Just days after Governor Rick Scott signed a sweeping school safety bill into law, Collier County Superintendent Kamela Patton says she will discuss the idea of arming teachers with the sheriff.
SB7026 allows teachers to carry handguns in class under the legislation passed in the wake of the Parkland shooting last month.
Proponents say it adds an extra layer of security should a shooter enter the classroom.
"I wouldn't feel comfortable working in an environment where the guns are part of the tools, because it's not a tool of education," said a Collier teacher who wanted to remain anonymous.
Both the Collier and Florida Education Association oppose the measure.
"If they want safe schools, the safest way to do that is number 1: fund mental health, and number 2: fund licensed police officers on our campuses," said FEA President Joanne McCall.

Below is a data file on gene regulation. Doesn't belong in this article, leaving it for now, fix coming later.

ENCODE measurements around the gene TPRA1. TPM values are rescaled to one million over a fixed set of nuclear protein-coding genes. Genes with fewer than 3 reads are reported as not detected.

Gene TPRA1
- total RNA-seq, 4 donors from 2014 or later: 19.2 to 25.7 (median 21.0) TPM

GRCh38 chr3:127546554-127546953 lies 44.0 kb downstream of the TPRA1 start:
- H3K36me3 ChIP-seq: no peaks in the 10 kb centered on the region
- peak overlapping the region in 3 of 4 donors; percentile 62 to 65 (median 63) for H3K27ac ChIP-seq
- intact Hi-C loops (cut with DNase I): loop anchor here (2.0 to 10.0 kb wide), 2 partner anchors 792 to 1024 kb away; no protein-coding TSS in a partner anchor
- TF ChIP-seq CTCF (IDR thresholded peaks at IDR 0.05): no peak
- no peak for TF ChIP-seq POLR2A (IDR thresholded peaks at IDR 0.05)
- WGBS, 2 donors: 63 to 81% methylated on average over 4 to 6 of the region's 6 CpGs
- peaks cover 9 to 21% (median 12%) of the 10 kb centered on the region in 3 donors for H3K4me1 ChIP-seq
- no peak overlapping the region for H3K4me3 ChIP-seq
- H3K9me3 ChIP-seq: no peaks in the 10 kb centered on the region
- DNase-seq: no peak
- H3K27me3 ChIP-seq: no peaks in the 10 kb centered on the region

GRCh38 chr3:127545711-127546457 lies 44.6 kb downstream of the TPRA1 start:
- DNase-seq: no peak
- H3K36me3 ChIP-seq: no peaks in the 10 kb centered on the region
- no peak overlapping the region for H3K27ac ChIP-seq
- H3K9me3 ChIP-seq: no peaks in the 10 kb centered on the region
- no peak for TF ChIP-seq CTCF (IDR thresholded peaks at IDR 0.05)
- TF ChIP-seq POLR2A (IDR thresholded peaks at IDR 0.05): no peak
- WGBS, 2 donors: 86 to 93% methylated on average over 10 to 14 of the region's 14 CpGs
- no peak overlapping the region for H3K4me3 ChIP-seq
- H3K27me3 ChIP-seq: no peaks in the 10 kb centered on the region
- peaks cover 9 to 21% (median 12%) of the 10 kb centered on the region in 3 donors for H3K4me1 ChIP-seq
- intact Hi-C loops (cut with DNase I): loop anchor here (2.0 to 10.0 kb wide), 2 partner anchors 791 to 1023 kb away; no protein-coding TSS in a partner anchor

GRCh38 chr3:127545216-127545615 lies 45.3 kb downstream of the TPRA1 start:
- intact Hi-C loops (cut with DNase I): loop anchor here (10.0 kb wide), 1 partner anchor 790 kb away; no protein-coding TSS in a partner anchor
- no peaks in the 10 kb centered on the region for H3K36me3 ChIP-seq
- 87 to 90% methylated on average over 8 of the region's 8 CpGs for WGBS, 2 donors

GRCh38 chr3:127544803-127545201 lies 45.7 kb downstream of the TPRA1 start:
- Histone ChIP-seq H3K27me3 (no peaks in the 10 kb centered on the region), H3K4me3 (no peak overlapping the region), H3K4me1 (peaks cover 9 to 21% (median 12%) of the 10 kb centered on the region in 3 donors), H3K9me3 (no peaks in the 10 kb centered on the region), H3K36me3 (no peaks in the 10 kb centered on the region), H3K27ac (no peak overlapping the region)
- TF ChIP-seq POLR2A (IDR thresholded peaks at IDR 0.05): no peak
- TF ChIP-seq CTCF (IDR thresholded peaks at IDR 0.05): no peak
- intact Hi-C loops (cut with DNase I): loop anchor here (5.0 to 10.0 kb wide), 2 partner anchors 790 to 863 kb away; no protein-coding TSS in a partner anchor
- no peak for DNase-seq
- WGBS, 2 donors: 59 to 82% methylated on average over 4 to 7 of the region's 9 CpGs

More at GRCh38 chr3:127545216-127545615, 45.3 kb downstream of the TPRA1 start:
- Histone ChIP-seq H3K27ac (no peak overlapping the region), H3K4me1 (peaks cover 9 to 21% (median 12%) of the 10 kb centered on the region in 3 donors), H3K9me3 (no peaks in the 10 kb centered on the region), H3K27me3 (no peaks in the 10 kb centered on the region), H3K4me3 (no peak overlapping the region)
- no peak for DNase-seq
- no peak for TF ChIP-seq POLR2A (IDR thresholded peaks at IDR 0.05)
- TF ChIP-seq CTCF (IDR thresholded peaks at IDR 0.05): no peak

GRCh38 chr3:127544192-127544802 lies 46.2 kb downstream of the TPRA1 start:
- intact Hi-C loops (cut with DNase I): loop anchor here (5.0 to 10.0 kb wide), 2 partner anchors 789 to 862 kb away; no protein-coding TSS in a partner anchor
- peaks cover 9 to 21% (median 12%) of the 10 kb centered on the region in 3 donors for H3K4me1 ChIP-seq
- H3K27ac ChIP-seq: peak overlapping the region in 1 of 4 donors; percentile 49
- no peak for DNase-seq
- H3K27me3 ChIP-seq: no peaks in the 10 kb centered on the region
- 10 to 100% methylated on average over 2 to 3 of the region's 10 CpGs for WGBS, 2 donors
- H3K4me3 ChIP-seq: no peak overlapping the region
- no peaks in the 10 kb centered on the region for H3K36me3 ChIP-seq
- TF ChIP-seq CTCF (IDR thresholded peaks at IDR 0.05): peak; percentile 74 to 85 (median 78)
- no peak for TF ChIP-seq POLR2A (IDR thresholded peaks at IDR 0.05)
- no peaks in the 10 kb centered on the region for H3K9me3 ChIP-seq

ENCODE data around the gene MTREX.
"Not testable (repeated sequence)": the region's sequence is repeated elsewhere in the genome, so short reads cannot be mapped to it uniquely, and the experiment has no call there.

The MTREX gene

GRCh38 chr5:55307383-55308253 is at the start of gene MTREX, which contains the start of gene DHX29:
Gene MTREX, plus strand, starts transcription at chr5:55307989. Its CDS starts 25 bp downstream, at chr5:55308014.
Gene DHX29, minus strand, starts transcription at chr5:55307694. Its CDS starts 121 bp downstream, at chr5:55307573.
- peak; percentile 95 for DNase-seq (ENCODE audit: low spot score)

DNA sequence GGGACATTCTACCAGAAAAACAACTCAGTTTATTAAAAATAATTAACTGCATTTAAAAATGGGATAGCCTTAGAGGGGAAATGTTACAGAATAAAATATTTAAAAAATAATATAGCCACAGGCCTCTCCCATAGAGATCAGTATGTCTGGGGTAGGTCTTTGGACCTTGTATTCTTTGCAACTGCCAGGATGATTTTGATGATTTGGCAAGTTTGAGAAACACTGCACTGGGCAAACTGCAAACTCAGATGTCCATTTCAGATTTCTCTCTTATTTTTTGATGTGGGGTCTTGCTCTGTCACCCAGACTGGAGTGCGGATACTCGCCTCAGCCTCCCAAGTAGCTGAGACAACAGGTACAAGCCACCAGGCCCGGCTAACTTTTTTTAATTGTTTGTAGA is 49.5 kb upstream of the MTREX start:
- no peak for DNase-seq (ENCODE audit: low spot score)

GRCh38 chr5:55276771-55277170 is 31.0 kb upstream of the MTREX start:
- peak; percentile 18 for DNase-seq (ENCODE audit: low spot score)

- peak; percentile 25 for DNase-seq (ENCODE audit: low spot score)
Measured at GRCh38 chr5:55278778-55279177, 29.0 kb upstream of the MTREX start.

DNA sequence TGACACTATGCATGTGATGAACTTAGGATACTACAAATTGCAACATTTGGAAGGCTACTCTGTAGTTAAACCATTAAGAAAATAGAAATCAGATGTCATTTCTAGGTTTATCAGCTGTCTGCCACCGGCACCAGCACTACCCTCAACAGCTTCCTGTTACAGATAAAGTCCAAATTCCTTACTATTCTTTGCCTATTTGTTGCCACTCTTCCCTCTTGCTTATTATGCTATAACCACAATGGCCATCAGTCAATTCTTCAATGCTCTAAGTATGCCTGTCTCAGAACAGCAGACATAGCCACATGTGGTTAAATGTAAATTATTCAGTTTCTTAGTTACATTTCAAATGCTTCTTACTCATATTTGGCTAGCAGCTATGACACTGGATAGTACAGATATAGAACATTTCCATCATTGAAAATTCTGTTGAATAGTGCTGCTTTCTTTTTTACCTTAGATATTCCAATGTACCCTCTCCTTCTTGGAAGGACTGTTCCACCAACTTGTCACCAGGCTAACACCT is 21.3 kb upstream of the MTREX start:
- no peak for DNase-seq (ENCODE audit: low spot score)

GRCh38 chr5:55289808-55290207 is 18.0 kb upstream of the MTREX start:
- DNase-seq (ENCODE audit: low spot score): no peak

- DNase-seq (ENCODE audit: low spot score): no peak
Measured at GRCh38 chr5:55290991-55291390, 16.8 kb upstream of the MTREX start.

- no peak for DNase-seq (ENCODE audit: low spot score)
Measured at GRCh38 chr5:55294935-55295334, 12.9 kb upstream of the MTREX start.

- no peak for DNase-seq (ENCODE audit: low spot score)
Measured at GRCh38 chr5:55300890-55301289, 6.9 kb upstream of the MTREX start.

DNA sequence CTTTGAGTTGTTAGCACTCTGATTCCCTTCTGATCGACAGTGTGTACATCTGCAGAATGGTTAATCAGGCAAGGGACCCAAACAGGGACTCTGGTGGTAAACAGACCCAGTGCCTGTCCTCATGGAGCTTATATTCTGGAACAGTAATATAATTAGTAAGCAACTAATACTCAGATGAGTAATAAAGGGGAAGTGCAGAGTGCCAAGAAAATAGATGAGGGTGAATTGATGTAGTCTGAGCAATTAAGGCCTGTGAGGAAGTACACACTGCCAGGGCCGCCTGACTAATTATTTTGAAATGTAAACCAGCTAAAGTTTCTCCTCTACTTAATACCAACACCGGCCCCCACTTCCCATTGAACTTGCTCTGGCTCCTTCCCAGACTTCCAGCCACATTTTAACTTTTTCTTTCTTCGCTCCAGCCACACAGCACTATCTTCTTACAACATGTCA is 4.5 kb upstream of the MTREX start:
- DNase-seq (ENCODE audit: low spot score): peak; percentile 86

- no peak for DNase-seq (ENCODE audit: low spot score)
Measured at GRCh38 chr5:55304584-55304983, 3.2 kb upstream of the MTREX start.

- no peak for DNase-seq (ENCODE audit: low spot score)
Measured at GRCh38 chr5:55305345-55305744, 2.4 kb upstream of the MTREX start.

McCall said 75% of teachers surveyed statewide oppose the voluntary carry program.
The Collier County Sheriff's Office will examine the issue closely before making a decision.
"I have talked to many teachers over the past several weeks and none of them think that arming teachers is a good idea here in Collier County. This or other programs may work in other areas, but may not be the right course of action in Collier County. With the adoption of the state's new school safety plan it will be essential to work with the school board to determine their position and policy, and I will be doing that soon," Sheriff Kevin J. Rambosk said in a statement to Fox 4.
Even if the district participates in the program, any teacher who wants to carry must go through 132 hours of training, and pass a psychological test.